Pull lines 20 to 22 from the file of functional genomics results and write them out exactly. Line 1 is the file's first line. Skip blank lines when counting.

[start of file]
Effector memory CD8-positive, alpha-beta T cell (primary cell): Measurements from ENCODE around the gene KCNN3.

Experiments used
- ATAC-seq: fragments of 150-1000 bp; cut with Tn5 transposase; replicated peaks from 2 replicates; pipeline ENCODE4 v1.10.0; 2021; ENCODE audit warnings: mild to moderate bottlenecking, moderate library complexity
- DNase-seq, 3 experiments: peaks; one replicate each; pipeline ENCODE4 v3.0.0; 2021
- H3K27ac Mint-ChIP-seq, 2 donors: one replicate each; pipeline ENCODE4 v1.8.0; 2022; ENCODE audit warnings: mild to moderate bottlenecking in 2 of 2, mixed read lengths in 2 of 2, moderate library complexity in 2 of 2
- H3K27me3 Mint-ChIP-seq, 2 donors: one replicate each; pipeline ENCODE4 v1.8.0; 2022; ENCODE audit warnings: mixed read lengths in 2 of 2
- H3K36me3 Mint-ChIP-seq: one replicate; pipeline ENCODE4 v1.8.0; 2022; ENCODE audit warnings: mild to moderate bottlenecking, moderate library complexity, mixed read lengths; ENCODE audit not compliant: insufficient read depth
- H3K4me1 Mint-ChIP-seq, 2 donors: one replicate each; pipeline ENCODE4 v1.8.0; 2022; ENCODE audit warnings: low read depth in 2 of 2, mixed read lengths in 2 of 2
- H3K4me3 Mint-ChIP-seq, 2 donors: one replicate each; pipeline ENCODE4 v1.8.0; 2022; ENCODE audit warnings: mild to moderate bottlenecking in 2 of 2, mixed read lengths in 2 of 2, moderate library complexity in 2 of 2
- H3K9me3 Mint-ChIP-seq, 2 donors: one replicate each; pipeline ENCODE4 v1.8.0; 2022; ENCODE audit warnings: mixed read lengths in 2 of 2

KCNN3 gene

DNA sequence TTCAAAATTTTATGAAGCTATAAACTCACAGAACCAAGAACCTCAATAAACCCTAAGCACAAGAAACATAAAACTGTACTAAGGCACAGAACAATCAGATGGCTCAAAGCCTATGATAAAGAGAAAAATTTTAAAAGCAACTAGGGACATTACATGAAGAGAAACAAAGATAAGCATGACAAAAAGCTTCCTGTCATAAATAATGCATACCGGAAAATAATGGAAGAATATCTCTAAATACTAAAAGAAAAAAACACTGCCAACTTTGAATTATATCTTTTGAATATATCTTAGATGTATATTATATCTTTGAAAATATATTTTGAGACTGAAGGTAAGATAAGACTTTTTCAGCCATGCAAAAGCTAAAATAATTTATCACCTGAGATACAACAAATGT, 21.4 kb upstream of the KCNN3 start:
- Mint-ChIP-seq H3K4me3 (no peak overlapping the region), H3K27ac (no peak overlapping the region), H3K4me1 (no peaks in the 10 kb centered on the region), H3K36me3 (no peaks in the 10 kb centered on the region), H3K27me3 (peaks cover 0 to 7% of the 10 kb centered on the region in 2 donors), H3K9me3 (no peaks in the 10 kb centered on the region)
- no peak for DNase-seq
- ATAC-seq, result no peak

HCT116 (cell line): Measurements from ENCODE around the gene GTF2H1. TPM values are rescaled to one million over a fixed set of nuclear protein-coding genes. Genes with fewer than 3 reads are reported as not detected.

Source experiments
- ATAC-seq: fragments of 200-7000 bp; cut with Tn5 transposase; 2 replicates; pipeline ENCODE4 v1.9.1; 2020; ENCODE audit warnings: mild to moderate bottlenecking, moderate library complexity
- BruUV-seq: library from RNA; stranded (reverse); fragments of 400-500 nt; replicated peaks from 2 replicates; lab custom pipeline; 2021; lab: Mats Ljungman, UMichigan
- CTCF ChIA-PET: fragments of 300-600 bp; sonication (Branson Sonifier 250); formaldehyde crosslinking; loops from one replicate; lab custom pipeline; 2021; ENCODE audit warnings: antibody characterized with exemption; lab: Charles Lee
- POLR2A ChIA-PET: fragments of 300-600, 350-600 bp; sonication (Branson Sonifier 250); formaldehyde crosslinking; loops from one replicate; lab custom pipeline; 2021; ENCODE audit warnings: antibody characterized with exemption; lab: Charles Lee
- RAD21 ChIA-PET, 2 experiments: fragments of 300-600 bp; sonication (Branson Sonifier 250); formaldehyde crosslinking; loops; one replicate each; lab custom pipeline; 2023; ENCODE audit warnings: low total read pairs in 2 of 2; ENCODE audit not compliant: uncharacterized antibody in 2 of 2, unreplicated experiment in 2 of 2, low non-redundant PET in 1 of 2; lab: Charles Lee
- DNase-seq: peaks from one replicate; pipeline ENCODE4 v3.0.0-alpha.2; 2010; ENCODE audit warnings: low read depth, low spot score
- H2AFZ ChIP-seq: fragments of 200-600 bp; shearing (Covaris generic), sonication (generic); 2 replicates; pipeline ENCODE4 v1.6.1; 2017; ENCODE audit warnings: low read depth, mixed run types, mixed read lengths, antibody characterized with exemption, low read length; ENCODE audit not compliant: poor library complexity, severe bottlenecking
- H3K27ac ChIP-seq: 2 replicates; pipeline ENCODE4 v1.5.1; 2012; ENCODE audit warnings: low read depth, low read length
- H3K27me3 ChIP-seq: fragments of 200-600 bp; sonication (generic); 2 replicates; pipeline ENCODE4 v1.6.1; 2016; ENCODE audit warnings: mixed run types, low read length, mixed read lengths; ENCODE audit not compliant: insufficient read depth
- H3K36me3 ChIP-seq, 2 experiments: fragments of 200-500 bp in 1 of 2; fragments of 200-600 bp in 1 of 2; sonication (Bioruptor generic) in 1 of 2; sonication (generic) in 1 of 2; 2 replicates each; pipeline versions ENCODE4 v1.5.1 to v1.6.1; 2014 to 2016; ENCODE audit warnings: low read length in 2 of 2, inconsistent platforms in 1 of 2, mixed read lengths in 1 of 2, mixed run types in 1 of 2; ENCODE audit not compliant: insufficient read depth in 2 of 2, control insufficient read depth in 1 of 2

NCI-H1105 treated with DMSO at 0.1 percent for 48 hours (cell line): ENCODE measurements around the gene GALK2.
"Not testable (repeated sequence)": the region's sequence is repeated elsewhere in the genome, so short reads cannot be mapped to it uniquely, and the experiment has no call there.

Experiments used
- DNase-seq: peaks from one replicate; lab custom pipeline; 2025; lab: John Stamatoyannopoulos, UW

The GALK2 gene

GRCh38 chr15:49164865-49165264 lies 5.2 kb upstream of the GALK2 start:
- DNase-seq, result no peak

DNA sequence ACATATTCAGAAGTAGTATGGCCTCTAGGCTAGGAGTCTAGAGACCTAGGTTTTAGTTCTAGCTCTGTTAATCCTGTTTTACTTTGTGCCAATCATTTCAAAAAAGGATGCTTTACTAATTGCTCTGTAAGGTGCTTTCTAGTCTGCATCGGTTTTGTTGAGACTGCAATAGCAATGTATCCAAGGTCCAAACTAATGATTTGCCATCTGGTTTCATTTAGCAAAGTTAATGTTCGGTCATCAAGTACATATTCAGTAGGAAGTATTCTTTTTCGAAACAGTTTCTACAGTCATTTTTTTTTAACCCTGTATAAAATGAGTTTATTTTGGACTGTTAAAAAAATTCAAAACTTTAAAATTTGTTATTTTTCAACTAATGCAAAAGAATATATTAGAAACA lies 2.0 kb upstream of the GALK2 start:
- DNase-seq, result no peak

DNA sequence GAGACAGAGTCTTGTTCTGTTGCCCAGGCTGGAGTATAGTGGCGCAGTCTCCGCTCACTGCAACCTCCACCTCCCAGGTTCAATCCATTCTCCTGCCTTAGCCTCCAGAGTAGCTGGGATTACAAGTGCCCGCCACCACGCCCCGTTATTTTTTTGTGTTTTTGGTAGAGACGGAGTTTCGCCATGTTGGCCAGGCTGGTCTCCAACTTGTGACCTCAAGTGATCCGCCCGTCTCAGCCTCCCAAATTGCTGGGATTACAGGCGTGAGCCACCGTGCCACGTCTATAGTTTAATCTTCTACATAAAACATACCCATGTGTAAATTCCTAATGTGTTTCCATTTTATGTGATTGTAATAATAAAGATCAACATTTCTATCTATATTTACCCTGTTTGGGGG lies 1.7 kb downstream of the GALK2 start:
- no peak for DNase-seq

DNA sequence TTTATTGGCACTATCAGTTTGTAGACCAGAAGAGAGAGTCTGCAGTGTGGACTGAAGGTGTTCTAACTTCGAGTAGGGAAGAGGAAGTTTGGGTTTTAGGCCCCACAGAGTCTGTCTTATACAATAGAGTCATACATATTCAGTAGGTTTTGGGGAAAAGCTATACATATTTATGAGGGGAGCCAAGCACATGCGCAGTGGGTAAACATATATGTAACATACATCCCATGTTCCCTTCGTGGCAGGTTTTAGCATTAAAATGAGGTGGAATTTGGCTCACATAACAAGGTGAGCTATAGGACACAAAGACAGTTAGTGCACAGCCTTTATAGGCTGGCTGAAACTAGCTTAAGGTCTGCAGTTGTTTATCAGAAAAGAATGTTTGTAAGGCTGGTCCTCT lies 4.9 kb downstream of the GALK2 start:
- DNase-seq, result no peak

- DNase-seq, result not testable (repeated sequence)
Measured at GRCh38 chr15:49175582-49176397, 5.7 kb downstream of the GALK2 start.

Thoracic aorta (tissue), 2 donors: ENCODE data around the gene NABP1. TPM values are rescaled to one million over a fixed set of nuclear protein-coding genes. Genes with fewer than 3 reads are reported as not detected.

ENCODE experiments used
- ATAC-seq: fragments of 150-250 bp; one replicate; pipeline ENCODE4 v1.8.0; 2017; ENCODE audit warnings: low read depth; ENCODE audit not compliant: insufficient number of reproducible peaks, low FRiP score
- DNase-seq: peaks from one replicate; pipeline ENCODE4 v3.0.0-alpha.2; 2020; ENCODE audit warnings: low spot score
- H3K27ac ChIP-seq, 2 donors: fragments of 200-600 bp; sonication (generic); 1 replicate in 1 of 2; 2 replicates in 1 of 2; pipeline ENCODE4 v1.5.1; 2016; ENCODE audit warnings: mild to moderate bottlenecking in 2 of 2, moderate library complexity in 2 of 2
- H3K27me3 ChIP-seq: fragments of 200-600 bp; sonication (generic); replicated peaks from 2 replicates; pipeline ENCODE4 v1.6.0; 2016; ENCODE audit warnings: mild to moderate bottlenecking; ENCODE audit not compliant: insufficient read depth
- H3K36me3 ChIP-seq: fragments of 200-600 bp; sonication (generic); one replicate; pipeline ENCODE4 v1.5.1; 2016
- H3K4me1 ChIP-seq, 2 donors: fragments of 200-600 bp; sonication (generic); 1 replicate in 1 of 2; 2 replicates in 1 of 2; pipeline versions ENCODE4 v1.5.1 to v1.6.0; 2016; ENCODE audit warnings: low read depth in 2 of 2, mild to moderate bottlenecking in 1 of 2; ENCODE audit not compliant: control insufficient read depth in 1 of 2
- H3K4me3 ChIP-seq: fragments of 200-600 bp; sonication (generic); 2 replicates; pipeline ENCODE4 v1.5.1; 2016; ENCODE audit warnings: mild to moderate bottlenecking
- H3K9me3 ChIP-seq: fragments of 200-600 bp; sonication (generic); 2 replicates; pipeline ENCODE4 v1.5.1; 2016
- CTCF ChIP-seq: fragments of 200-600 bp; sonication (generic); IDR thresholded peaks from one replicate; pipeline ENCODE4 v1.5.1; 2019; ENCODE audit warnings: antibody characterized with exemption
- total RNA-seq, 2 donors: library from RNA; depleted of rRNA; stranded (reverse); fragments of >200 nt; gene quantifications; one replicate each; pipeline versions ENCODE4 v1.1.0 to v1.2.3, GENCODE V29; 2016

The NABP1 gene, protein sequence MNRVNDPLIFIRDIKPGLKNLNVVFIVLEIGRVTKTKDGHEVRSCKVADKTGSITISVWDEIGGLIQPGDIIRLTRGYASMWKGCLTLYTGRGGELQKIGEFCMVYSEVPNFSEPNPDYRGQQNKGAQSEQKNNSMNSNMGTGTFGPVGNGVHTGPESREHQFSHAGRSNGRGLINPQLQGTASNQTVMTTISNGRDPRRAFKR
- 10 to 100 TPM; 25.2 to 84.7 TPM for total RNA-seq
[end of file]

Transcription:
- CTCF ChIA-PET: fragments of 300-600 bp; sonication (Branson Sonifier 250); formaldehyde crosslinking; loops from one replicate; lab custom pipeline; 2021; ENCODE audit warnings: antibody characterized with exemption; lab: Charles Lee
- POLR2A ChIA-PET: fragments of 300-600, 350-600 bp; sonication (Branson Sonifier 250); formaldehyde crosslinking; loops from one replicate; lab custom pipeline; 2021; ENCODE audit warnings: antibody characterized with exemption; lab: Charles Lee
- RAD21 ChIA-PET, 2 experiments: fragments of 300-600 bp; sonication (Branson Sonifier 250); formaldehyde crosslinking; loops; one replicate each; lab custom pipeline; 2023; ENCODE audit warnings: low total read pairs in 2 of 2; ENCODE audit not compliant: uncharacterized antibody in 2 of 2, unreplicated experiment in 2 of 2, low non-redundant PET in 1 of 2; lab: Charles Lee